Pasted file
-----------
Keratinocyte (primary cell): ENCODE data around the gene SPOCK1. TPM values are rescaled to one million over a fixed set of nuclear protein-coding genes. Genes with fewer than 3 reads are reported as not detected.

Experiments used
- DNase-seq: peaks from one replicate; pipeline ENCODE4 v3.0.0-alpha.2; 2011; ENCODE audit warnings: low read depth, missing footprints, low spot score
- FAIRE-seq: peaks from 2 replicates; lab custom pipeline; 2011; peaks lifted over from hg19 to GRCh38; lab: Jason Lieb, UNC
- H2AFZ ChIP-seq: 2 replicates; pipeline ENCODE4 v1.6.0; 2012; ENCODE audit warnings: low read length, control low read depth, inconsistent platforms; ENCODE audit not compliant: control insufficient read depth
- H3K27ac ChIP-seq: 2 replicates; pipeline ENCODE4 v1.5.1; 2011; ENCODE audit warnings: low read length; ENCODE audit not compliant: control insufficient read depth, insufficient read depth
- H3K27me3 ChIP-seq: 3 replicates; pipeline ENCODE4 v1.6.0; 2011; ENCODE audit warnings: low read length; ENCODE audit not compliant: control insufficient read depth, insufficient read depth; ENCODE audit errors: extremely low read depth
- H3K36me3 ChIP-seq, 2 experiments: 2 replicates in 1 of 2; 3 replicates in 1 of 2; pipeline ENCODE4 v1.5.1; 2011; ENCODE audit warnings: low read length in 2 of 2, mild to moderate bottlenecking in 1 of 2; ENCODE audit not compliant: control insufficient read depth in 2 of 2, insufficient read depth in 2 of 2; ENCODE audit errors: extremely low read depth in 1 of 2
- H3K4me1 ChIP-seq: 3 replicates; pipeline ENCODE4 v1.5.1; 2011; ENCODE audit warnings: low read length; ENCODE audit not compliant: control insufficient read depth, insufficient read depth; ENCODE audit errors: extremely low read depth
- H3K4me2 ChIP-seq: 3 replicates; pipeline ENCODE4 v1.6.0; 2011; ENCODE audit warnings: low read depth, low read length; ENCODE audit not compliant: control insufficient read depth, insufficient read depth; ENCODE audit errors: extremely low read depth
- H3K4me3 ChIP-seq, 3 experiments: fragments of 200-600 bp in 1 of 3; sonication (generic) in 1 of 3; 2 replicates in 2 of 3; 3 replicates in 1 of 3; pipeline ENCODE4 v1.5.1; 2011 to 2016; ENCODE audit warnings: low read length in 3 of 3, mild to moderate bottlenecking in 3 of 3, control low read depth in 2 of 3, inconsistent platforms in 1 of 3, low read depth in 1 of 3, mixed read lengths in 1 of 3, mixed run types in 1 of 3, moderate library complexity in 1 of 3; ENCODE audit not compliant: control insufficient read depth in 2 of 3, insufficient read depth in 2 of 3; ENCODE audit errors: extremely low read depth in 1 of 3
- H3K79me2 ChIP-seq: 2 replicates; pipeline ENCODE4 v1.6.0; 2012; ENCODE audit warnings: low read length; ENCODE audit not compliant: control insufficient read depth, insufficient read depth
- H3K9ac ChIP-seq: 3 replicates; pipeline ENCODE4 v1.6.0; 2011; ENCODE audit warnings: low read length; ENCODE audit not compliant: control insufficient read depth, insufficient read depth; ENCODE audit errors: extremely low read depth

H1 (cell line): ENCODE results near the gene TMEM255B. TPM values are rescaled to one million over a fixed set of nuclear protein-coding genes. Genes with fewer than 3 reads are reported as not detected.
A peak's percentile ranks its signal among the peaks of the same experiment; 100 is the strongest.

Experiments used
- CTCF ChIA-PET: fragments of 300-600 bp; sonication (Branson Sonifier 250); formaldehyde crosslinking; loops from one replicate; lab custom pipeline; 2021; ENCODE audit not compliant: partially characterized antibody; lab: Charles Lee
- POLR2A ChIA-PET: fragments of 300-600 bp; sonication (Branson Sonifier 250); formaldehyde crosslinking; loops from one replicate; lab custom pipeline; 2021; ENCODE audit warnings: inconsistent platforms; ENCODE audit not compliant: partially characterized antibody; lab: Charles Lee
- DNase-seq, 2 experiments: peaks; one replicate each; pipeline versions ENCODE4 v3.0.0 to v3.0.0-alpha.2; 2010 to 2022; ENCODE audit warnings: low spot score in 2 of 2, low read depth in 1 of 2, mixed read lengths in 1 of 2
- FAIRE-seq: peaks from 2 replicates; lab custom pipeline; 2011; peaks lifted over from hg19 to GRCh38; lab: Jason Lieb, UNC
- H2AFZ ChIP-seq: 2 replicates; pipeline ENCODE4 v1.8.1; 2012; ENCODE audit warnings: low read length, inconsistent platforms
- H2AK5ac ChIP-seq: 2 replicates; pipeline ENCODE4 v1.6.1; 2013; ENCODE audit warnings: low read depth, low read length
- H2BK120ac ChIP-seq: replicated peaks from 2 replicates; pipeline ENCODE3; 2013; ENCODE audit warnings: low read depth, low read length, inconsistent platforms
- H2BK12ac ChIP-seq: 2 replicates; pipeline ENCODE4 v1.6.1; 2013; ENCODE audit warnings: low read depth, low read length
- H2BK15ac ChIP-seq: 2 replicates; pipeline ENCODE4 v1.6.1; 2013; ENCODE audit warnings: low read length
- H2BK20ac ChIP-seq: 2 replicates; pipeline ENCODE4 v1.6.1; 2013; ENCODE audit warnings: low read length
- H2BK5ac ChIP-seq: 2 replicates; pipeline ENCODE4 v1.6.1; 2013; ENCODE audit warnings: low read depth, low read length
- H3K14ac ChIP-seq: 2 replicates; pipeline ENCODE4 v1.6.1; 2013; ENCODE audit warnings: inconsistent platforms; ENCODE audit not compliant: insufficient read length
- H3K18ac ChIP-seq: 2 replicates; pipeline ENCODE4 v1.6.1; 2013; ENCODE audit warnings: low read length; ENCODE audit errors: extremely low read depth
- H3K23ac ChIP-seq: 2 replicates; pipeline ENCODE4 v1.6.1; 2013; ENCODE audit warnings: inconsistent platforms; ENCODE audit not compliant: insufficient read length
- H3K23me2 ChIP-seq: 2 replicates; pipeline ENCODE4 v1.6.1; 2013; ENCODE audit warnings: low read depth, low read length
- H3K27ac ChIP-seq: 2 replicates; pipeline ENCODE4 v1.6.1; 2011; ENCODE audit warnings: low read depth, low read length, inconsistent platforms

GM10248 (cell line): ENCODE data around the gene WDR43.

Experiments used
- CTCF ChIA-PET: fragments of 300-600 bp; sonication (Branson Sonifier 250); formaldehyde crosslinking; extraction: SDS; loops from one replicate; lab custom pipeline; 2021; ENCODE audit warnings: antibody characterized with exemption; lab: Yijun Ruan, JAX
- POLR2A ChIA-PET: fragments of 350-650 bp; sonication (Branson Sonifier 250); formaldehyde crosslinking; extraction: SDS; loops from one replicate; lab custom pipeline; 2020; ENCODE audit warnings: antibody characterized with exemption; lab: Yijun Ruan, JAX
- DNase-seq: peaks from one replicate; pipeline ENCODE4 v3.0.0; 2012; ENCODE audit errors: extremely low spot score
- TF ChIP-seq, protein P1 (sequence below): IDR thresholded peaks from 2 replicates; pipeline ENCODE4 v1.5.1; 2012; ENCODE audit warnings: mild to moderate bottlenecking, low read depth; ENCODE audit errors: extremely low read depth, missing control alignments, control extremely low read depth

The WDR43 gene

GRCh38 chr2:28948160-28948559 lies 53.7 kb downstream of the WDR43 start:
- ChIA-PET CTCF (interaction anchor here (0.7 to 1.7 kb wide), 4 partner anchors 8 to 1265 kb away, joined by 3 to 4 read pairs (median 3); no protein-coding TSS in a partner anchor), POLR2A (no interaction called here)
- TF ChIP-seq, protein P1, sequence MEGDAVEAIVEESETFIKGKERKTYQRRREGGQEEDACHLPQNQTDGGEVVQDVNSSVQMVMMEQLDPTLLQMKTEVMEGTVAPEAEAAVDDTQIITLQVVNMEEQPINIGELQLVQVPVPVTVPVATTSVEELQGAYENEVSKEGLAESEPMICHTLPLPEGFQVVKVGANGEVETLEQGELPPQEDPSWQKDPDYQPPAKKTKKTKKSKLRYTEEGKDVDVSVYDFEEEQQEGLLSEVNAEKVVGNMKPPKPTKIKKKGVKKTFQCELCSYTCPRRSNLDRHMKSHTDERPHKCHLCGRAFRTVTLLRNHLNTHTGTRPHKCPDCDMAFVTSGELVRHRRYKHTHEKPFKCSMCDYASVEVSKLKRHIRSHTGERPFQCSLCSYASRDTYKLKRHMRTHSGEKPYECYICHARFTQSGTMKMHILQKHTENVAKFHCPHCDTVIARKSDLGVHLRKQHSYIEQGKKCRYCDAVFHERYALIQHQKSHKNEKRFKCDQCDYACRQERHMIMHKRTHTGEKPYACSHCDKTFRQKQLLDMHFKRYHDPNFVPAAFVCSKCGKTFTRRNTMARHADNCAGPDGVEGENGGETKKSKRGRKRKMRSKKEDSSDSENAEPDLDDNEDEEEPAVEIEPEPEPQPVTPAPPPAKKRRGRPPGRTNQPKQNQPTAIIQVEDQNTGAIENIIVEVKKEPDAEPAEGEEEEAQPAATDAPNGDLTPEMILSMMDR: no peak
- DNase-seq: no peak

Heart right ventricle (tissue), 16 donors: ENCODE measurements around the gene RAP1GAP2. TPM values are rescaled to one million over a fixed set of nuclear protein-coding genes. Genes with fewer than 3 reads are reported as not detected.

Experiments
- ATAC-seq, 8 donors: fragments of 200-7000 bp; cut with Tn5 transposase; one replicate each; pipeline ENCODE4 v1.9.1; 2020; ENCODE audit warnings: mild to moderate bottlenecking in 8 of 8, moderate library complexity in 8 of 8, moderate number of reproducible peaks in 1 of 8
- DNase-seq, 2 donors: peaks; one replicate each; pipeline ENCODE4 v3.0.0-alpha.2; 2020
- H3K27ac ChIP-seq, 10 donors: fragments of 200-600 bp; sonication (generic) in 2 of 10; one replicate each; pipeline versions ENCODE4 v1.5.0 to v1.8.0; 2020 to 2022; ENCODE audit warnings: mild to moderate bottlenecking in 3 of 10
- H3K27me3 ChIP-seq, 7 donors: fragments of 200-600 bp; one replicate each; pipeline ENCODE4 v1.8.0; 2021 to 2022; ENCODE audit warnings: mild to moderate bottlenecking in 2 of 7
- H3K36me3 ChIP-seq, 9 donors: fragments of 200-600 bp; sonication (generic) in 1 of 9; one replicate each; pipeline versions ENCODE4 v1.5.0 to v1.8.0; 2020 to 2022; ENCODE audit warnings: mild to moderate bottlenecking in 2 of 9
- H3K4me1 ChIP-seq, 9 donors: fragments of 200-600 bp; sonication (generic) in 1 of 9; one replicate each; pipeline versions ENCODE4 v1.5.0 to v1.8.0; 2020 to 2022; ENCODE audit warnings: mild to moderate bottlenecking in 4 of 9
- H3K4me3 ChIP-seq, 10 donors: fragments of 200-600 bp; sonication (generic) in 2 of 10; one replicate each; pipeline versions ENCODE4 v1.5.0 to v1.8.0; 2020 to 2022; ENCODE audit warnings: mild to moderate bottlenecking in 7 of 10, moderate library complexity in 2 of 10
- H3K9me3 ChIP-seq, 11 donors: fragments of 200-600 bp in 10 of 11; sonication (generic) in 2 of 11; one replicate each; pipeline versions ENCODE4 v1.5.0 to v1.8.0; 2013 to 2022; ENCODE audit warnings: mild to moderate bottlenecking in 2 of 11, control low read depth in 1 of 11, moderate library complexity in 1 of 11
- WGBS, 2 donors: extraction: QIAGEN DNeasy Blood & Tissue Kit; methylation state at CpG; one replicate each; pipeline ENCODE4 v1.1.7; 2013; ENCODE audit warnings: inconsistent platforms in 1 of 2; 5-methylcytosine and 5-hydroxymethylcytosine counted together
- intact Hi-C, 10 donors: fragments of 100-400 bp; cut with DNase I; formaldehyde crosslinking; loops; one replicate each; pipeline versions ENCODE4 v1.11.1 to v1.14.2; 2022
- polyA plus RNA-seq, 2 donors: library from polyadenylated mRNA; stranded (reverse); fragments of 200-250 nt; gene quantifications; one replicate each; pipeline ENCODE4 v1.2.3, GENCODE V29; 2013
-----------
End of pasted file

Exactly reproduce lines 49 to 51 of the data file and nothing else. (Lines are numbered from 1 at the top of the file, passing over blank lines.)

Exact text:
- H3K27me3 ChIP-seq, 7 donors: fragments of 200-600 bp; one replicate each; pipeline ENCODE4 v1.8.0; 2021 to 2022; ENCODE audit warnings: mild to moderate bottlenecking in 2 of 7
- H3K36me3 ChIP-seq, 9 donors: fragments of 200-600 bp; sonication (generic) in 1 of 9; one replicate each; pipeline versions ENCODE4 v1.5.0 to v1.8.0; 2020 to 2022; ENCODE audit warnings: mild to moderate bottlenecking in 2 of 9
- H3K4me1 ChIP-seq, 9 donors: fragments of 200-600 bp; sonication (generic) in 1 of 9; one replicate each; pipeline versions ENCODE4 v1.5.0 to v1.8.0; 2020 to 2022; ENCODE audit warnings: mild to moderate bottlenecking in 4 of 9